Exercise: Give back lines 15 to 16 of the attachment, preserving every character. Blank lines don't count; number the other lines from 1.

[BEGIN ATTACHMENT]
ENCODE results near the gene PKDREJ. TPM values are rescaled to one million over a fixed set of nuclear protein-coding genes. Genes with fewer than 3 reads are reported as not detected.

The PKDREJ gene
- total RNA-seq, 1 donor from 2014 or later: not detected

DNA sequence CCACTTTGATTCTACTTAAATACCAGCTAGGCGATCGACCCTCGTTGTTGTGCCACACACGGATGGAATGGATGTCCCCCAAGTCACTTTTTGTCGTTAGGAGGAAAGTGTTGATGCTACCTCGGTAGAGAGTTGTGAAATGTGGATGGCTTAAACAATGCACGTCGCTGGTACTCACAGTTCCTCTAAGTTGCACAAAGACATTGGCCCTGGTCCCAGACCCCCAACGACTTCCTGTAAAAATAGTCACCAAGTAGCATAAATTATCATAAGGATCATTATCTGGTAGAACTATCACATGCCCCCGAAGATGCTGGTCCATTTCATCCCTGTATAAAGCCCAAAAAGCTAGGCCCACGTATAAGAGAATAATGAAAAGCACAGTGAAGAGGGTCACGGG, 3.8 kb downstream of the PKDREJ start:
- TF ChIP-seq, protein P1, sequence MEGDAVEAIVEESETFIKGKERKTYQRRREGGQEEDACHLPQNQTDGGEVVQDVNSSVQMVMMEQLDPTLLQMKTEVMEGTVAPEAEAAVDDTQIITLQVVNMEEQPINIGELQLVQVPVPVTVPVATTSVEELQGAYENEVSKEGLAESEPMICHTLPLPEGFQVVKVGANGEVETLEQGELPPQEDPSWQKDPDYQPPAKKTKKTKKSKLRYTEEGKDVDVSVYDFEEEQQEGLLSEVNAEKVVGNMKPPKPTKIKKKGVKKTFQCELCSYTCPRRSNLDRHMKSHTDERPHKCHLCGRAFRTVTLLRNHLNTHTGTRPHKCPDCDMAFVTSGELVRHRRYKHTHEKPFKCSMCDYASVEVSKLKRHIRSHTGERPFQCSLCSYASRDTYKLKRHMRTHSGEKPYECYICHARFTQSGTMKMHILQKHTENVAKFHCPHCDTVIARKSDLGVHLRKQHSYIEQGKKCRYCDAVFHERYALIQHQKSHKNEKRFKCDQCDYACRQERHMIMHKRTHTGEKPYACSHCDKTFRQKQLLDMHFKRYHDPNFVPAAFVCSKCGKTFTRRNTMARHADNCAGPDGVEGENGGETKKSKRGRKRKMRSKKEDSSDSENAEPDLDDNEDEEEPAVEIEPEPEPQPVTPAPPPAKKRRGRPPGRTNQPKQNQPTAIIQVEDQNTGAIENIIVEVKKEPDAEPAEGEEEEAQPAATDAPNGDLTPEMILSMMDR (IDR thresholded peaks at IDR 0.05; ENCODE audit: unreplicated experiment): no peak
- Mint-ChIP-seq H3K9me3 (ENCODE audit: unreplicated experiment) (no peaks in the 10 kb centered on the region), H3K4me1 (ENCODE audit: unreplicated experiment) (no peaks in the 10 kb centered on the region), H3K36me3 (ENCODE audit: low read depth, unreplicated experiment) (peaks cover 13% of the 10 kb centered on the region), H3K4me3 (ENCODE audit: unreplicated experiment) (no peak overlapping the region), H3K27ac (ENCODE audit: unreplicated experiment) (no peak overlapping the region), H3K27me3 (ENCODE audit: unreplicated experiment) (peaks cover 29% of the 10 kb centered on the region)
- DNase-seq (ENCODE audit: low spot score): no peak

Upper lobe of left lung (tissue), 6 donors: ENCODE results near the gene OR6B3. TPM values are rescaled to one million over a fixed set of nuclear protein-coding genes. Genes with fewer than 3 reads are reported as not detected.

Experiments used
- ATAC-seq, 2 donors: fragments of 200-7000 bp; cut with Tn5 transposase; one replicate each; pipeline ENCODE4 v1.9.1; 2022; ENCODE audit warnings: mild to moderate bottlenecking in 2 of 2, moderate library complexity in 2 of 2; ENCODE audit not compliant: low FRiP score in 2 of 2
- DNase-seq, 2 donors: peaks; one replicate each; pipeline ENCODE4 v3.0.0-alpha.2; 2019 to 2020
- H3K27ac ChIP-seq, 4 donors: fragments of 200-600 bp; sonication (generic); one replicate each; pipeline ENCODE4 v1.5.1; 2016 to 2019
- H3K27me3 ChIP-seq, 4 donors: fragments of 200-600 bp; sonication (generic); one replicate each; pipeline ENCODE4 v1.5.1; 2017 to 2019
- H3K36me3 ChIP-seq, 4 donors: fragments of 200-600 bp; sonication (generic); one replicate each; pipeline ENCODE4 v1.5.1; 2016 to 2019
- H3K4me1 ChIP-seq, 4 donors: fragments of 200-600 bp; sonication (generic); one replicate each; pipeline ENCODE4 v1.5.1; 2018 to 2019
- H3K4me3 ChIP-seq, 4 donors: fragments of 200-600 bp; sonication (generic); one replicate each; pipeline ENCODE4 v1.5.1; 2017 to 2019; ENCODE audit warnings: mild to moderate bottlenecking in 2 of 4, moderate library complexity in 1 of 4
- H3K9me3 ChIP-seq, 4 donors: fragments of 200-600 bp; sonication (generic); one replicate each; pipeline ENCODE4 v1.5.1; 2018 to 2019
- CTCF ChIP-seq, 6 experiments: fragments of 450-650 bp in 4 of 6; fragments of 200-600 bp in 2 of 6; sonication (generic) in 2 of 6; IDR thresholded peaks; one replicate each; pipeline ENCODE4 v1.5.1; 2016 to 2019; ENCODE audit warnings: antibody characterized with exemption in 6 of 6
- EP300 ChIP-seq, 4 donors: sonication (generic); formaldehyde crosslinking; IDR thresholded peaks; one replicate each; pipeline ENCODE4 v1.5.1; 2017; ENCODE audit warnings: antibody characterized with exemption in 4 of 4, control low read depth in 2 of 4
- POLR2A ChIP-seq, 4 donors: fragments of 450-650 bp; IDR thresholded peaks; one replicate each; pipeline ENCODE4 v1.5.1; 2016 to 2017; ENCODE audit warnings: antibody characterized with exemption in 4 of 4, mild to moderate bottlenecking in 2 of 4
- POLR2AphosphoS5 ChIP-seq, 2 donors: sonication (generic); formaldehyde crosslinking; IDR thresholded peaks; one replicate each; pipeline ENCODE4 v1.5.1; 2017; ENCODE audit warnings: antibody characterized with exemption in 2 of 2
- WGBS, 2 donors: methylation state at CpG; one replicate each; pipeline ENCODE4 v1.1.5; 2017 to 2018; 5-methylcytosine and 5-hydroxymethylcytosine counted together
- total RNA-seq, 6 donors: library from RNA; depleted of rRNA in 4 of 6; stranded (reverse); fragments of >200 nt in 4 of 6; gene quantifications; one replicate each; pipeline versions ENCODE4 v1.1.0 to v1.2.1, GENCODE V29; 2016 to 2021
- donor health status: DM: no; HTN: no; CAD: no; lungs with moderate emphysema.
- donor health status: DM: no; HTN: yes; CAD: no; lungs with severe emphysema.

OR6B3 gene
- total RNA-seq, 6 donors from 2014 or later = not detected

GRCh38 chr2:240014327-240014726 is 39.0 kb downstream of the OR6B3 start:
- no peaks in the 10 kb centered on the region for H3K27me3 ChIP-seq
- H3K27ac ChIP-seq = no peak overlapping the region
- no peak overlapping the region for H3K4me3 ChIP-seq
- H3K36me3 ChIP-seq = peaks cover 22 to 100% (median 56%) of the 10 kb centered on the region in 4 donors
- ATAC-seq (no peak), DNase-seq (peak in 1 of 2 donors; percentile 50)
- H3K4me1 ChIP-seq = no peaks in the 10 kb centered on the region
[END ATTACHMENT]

- H3K4me1 ChIP-seq, 4 donors: fragments of 200-600 bp; sonication (generic); one replicate each; pipeline ENCODE4 v1.5.1; 2018 to 2019
- H3K4me3 ChIP-seq, 4 donors: fragments of 200-600 bp; sonication (generic); one replicate each; pipeline ENCODE4 v1.5.1; 2017 to 2019; ENCODE audit warnings: mild to moderate bottlenecking in 2 of 4, moderate library complexity in 1 of 4